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Tory EI Reform Package Hits Seasonal, Casual Workers Hard

Local labour, grassroots groups demand reversal

by Rana Encol

Wayne Groszko of the Ecology Action Centre is concerned the EI reform will force people to drive longer distances in search of work (Photo courtesy of the EAC).
Wayne Groszko of the Ecology Action Centre is concerned the EI reform will force people to drive longer distances in search of work (Photo courtesy of the EAC).


Political leaders and civil society groups in Atlantic Canada are urging the Harper government to reconsider its controversial Employment Insurance reform package.

The New Democrats called on the government Tuesday to reverse a program they believe will “restrict access and benefits, depress wages, push vulnerable Canadians into poverty and download costs to the provinces.”

“Ultimately it's the provinces that will bear the brunt of EI reform. People will turn to welfare, and who's going to pay for welfare? The taxpayers,” said Anne-Marie Day, NDP MP for Charlesbourg–Haute-Saint-Charles, who presented the opposition motion to the House of Commons Tuesday. She reminded the house that “the famous 'spring black hole'” — when seasonal work in sectors like agriculture, fishing and tourism dies down and workers turn to unemployment insurance — had arrived.

Under the regulations that split workers into three tiers according to the frequency of their benefits claims, seasonal workers who fall under the “frequent claimants” category, such as lobster fishermen, blueberry farmers, or film and television technicians, must now accept work that may fall outside their job classification, pays up to 30 per cent less and is up to one hour away.

The one-hour stipulation depends on the “modes of commute common to the place where the claimant resides,” according to the text of the bill and leaves ample room for interpretation and even longer commutes, if such travelling is considered typical in the community.

Wayne Groszko, Renewable Energy Co-ordinator at the Ecology Action Centre, thinks the “devil's in the details in how one would interpret this,” but anticipates that one hour will often mean a one-hours' car drive, which is about 100 km. It will force people to seek employment within a larger radius from their homes, thereby reducing the number of people who are claiming unemployment.

Take Bridgewater, Nova Scotia, one of many of the province's communities without public transit. Is it reasonable to expect that someone seek work in Halifax, 100 km away, if they live in Bridgewater?

“I don't think that's a reasonable legal expectation,” says Grozsko. Though he expressed sympathy for those who must make that commute, he believes enshrining such an expectation in law is tantamount to disregarding the environmental and social health of communities and family. The implicit assumption, he says, is that one can afford to fuel, insure and maintain the car that goes with the commute. That doesn't bode well for a province in which transportation already accounts for 25 per cent of greenhouse gas emissions.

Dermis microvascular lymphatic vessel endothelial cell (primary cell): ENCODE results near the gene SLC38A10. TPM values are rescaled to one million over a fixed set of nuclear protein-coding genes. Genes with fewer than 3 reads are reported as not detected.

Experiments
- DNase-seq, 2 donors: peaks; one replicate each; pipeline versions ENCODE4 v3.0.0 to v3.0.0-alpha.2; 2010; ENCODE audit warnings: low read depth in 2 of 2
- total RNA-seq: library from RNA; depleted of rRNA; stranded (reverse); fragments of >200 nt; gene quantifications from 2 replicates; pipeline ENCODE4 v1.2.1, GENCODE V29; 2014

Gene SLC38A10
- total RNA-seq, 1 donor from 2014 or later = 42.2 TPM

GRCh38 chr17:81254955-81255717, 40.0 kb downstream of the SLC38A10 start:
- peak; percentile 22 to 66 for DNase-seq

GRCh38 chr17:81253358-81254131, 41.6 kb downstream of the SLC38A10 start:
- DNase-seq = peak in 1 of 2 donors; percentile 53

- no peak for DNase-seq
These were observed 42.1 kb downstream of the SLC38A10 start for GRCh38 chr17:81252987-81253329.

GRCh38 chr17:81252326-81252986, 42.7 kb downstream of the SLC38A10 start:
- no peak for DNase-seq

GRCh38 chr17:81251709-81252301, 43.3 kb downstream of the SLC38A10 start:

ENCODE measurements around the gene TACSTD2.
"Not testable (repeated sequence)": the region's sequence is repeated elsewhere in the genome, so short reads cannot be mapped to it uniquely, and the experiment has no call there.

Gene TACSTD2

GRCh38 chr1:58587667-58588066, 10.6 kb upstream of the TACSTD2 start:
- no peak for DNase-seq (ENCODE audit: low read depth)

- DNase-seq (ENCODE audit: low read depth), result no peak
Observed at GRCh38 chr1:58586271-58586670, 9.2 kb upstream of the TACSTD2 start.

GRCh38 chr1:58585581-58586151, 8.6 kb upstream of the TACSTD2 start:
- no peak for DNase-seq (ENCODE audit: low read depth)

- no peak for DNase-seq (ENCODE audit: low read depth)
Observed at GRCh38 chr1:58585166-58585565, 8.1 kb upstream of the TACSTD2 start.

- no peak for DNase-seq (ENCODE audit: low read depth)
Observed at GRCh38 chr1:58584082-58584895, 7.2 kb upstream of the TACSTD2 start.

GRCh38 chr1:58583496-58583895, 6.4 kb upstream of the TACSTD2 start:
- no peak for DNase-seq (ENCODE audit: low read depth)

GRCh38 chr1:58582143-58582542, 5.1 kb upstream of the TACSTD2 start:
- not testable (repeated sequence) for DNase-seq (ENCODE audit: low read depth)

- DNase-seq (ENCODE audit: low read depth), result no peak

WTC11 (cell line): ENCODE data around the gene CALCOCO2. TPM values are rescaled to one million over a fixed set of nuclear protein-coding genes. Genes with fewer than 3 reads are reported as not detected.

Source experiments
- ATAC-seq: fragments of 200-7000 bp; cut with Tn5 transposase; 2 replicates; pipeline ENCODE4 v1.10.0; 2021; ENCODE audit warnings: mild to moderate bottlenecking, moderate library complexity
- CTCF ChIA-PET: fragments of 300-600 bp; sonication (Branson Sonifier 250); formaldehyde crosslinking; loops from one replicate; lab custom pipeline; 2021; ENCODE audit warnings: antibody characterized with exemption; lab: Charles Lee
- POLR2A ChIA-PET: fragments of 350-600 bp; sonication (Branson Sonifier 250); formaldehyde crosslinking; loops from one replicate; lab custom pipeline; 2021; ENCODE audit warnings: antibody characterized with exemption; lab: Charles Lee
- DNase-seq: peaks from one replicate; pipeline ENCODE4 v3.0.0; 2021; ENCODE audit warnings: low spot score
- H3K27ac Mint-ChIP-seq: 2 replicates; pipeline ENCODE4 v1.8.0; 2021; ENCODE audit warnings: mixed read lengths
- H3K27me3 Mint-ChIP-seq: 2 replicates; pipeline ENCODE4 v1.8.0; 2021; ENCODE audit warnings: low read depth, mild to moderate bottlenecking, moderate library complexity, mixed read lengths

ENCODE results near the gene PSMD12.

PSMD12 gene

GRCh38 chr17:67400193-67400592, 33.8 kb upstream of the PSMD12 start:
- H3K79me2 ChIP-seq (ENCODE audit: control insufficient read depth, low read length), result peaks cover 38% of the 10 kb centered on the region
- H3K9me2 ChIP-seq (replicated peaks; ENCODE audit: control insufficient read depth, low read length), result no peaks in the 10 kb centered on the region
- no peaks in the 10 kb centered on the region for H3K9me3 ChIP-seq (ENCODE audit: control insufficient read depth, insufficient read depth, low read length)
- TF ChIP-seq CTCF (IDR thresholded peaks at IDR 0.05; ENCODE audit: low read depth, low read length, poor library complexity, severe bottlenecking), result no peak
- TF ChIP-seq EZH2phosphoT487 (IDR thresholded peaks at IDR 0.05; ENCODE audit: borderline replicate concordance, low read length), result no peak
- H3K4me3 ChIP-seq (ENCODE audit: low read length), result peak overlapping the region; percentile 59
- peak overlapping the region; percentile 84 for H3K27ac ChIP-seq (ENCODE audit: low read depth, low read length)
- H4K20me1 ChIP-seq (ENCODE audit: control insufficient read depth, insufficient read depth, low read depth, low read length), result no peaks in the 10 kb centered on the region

The first person to make headlines for losing her benefits under the program was Marlene Giersdorf, a single mother from PEI who refused to make the commute from Montague to Charlottetown for work because she didn't own a car and felt uncomfortable with a longer absence from her young child at home.

EI claimants are now at an all-time low: four out of 10 people who are unemployed are not receiving benefits. There will be 8,000 fewer claimants amounting to savings of $12.5 million this year and $33 million by next year.

Workers in the regional, seasonal-driven economies in Atlantic Canada are the highest per capita users of EI in the country. Margaret Wente's column claiming that EI “has become a giant transfer of funds from high-employment regions to those where seasonal employment is common” and Wente's recent appearance supporting this position on CBC Nova Scotia has drawn ire from Maritime workers' representatives.

Dean Tupper, representing labour councils as a vice president at the Nova Scotia Federation of Labour, says that EI claimants aren't just seasonal and casual employees; they could be minimum-wage Wal-Mart employees laid off after Christmas. In other words, he says, “it could be anyone, anywhere.”

“If you don't think so, you go to Ontario and look at the big three, the auto workers and the hits they've taken. They're one day away from Ford or GM or Chrysler shutting down a plant. Anyone of us at any day could be (unemployed),” he adds.

In the meantime, industries that rely on casual or seasonal labour will suffer as more people choose to secure work elsewhere: “When young people go out west and earn that big money, I don't think they're coming back,” says Tupper, explaining that jobs in Alberta might prove more enticing than accepting a substantial pay cut and commute at home. Atlantic premiers have joined the chorus of anxiety over an exodus from rural provincial areas to the west.

Tupper is co-ordinating public forums across Nova Scotia to explain changes to the system and invite public action; dates confirmed at this time are as follows:

  • Bridgewater: Feb. 21
  • Halifax: Feb. 26
  • Glace Bay: March 7
  • Antigonish: March 14
  • Annapolis Valley: March 20

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